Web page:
The Storage Networking Industry Association (SNIA) Europe today unveiled the results of its first End Users Advisory Board (EUAB) survey which polled over 70 small, medium and large enterprises. The SNIA is a vendor-independent, not-for-profit educational body for the promotion of networked storage in Europe,

Of the polled companies, 31 percent employed between 1,000 and 9,999 staff while almost half (44 percent) employed over 10,000; 35 percent of the respondents recorded revenues higher than 1 billion euros. The organisations that took part spanned the financial, manufacturing, government, healthcare, education and communications sectors; the majority of respondents held the roles of IT architect/engineers or IT managers/executives.

Findings
ey findings from the survey are:

· An impressive 76 percent of respondents ranked reliability as a key requirement for their storage infrastructure, followed closely by recovery and continuity at 72 percent. Nearly half (49 percent) of respondents said that implementing reliability is ‘very challenging’;

· Other challenges include improving resource utilisation (63 percent), integration and consolidation of assets (66 percent);

· ILM (information lifecycle management) was seen as a requirement for 62 percent of the surveyed organisations, with 56 percent of these believing that there will be integration challenges. In the next 12 – 18 months the most likely initial steps towards implementing ILM will be separation of archival data from backup/DR data as well as email archiving;

· Compliance, which is rather tightly linked to ILM, will have a marked impact on capacity growth; 54 percent of respondents in fact believe compliance requirements will cause significant growth in their storage capacity;

· There is still work to do with regards to both information and content management and storage automation in the eyes of the surveyed organisations, with over 66 percent and 53 percent respectively saying the two technologies still need to mature;

· Encouragingly however, nearly 68 percent of respondents believe that disk-to-disk-to tape back up is ‘ready or almost ready’;

· For 46 percent of respondents increased cross-vendor support would improve SRM adoption and over half (55 percent) agree that today the best way to address complexity is through a dedicated storage team;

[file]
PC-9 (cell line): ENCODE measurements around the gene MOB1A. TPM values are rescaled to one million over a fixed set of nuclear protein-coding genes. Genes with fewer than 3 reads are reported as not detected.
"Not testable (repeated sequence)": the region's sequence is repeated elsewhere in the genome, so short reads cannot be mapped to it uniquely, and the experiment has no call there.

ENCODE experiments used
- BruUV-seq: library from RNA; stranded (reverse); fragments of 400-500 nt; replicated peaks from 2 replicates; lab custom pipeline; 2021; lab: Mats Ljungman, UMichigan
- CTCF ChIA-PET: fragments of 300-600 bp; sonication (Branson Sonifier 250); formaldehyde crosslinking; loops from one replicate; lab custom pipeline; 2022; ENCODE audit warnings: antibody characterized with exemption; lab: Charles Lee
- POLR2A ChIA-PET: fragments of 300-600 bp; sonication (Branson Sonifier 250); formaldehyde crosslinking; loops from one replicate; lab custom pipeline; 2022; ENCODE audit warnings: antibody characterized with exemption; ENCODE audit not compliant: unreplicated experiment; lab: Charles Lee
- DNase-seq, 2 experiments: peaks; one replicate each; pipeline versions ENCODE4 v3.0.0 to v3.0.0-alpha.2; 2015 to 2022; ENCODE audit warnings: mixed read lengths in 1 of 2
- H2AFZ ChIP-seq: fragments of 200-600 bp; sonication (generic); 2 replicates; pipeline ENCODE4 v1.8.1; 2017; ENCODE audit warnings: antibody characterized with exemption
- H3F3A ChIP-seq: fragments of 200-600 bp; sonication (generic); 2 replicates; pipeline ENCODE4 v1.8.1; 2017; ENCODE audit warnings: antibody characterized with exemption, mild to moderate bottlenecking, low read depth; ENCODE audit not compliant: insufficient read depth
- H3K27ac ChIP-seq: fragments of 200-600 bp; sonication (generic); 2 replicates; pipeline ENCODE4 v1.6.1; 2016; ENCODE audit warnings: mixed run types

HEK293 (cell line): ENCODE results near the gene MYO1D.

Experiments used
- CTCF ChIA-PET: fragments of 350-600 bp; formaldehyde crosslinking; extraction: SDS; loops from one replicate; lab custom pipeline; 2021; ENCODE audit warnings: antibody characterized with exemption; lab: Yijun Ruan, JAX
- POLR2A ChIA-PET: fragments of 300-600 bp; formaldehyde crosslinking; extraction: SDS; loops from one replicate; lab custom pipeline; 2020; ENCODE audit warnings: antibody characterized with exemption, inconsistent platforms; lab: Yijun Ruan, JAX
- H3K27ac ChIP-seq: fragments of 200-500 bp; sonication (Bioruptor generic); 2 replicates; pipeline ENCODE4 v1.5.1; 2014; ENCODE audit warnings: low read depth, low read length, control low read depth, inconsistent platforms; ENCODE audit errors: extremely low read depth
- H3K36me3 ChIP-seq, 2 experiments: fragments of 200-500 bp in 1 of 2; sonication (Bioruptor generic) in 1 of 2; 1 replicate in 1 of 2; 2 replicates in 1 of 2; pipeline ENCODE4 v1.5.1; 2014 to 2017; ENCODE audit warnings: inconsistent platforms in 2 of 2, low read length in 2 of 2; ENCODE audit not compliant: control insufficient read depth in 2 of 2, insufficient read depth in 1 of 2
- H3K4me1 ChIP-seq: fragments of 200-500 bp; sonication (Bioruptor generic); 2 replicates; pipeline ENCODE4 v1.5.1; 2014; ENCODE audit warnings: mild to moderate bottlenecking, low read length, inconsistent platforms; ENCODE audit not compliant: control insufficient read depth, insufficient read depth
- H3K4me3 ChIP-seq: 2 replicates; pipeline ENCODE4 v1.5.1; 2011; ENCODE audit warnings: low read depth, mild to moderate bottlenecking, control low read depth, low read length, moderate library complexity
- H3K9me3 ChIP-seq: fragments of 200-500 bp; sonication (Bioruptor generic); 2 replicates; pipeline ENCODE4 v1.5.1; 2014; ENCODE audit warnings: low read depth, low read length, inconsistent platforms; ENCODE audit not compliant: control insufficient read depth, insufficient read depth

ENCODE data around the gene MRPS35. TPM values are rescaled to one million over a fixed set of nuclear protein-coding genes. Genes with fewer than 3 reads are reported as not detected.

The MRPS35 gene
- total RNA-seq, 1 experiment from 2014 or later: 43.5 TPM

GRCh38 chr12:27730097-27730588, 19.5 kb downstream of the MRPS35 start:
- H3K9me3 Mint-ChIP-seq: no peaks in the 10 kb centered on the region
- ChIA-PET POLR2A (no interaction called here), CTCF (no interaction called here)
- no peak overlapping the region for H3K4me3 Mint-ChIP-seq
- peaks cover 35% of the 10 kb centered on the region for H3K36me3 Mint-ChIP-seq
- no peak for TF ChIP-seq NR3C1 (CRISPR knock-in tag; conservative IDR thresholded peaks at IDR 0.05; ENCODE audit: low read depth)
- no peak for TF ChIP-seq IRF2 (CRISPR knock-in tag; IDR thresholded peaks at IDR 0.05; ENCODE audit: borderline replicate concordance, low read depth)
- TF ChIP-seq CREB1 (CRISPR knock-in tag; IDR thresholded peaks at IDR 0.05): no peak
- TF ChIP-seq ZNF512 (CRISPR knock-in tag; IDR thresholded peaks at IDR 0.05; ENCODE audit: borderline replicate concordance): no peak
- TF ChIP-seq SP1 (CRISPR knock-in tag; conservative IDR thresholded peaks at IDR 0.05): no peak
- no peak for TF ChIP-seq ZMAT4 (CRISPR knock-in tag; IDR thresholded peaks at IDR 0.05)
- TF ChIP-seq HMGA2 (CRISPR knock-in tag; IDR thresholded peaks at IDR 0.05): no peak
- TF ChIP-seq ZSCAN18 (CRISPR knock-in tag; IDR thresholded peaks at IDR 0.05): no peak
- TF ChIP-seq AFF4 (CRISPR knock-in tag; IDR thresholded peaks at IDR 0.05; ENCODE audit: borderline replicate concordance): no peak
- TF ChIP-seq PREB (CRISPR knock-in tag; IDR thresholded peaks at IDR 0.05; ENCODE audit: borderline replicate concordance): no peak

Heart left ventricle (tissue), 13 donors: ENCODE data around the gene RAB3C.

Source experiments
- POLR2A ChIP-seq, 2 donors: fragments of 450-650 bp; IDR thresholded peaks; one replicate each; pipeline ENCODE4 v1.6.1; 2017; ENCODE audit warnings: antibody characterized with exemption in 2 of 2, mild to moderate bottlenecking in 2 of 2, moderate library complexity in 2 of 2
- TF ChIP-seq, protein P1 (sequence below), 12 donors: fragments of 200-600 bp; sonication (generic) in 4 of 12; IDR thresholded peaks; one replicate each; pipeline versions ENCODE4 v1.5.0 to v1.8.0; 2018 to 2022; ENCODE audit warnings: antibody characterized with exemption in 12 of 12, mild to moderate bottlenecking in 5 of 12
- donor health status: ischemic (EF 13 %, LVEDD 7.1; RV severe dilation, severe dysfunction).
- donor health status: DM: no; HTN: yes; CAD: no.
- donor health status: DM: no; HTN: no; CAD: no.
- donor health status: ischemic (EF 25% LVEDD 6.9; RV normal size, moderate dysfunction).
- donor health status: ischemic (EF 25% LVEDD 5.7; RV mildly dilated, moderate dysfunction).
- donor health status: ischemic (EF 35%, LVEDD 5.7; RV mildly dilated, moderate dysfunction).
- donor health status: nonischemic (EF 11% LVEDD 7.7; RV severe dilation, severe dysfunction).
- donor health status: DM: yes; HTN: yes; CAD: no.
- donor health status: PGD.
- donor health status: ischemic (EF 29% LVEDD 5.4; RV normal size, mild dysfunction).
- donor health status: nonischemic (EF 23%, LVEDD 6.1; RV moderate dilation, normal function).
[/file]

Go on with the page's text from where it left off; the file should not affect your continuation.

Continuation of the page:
Nearly half of respondents (46 percent) believe that testing and installation of new equipment is still too time-consuming; 59 percent of the surveyed organisations agree that lower cost of management and maintenance would improve this issue.

End users and SNIA Europe
Charles Inches, the Chair of the SNIA Europe End User Advisory Board, said: "This survey is a very important step towards greater cooperation between vendors, integrators and end users and I am thrilled with the interest this initiative has generated at all levels. Today’s business and compliance requirements are placing new pressures on organisations to achieve demanding targets within specific guidelines and this often results in dedicated storage teams working with an array of heterogeneous and complex systems."

"Because of its independence SNIA Europe enjoys a particularly close relationship with the end user community and through our various committees and initiatives we aim to reach out to manufacturers and the channel to make them aware of their customers’ needs, expectations, priorities and pain points."

Paul Talbut, the Chairman of SNIA Europe, said: "We have been sharing the findings of this survey with all our members and are actively encouraging them to work together to address any issues end users are currently facing. To date we have got some very positive feedback on the survey from both vendors and integrators and I am confident we will see major progress in the coming months."

The SNIA Europe is the only combined end-user and vendor networked storage organisation. As such it represents a good potential channel for end-user requirements to be fed back to vendors and is a potentially very good means of getting vendor products to inter-operate effectively. It has already done sterling work with Fibre Channel SAN standards although more needs to be done.

The louder the end user voice coming through the organisation to the vendors the better. If there were a majority of end user members they would speak with a louder voice, collectively, than the vendors and could make the vendors dance more to their tune.